South Africa again.
So, Mr. Chairman, over to you and then I’ll turn to Kristalina to close us
out more broadly on Africa.
MR. KGANYAGO: Thank you very much, Gerry.
Firstly, South Africa is a member of the IMF, which is why I am in this
chair in the first place. South Africa is a shareholder in the World Bank.
We did take a big facility with the World Bank before to build electricity
generation capacity. We have utilized IMF facilities before. One facility
which was the contingency financing facility and that was in our transition
to democracy, when we were faced with a drought and we needed to import
grain and we approached the IMF for that facility, and we utilized it. And
that is a position we utilized before.
Borrowing decisions are decisions that get taken by the National Treasury.
How far they are in engaging the IMF, it is a question best directed to the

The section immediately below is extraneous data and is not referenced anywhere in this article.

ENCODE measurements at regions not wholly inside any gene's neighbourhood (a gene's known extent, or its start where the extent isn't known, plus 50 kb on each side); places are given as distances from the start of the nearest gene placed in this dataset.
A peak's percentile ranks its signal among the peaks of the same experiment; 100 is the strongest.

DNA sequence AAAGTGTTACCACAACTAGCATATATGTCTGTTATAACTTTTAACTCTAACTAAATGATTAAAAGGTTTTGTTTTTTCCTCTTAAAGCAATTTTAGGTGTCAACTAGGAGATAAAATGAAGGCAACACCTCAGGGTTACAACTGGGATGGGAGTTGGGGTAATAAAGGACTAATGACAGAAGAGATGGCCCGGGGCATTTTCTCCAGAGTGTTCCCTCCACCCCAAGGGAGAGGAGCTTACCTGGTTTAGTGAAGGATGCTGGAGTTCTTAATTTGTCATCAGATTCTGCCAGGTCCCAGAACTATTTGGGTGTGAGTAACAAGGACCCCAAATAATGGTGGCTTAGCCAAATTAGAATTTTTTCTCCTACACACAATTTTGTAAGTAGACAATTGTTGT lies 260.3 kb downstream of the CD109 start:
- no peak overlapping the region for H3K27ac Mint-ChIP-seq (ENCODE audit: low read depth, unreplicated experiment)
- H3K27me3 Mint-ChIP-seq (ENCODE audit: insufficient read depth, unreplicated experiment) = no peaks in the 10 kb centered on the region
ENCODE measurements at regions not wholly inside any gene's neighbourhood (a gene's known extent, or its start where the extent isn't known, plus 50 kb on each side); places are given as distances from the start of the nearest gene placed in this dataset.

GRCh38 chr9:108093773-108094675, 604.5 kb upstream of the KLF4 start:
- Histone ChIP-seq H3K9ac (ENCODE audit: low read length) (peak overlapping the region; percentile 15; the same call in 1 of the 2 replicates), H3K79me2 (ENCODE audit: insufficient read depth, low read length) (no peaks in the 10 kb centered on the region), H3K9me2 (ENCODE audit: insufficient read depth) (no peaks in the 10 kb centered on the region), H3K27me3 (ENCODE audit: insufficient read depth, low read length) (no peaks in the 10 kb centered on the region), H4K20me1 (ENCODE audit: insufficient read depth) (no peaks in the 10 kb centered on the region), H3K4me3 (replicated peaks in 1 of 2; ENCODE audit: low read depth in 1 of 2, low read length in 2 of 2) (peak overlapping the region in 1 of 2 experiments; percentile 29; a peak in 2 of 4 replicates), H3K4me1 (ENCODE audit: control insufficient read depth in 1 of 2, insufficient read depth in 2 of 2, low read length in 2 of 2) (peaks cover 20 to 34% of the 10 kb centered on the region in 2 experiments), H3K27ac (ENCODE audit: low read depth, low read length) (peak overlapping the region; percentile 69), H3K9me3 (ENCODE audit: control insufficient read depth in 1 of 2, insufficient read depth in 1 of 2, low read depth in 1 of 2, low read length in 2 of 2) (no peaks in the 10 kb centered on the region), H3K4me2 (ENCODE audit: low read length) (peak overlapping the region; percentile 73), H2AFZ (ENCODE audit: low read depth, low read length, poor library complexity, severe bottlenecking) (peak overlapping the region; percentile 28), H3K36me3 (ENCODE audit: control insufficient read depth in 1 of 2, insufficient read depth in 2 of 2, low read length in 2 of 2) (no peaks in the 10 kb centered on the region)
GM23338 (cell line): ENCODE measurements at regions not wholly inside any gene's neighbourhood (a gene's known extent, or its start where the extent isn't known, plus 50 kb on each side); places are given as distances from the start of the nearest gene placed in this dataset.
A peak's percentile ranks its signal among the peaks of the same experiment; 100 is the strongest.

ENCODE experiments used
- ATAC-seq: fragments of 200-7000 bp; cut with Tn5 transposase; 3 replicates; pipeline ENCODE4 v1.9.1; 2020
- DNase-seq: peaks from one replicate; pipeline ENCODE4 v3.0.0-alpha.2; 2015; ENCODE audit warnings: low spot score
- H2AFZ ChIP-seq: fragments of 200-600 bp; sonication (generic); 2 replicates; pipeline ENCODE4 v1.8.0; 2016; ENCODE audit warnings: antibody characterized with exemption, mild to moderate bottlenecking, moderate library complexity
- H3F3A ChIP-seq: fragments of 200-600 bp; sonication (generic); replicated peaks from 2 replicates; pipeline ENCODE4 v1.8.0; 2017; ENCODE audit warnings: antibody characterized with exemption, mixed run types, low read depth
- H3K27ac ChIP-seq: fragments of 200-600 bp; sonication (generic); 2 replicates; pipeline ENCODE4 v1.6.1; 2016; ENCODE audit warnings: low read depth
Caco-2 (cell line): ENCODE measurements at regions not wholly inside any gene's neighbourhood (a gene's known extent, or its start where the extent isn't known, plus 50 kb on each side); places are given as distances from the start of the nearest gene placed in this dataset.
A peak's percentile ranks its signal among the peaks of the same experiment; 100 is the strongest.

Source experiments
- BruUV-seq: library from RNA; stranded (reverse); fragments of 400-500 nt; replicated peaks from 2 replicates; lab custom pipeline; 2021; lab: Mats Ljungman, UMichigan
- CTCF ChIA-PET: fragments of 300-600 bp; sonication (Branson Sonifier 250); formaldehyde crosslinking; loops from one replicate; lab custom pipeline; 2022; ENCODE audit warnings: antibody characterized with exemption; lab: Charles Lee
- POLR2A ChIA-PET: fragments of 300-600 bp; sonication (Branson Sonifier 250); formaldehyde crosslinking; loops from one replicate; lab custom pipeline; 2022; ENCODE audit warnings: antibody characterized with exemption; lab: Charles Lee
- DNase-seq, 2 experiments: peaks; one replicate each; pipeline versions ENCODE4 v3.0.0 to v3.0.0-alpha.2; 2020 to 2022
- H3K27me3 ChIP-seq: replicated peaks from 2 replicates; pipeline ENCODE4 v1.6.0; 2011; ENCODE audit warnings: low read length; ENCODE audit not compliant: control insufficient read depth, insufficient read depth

Minister of Finance. With respect to the continent and the resources that
are required, there is no doubt that the continent requires resources. We
must actually be seen ourselves as one global system, one global financial
safety net. The World Bank had made announcements about what they are doing
from the World Bank side, including participating in this debt initiative,
jointly with the IMF and the president of the World Bank and the MD have
been at one on this one. And the other multilateral development
institutions are also coming to the party.
Do we really know whether it is enough? We do not know whether it is
enough. What is important is that we deploy these resources, and if we
think as we are going on, we think that they are not enough, most of the
governors did indicate that we should continue to mobilize –- actually to
capture it in the closing — the Managing Director has been mandated in
accordance with the global policy action plan that was actually tabled in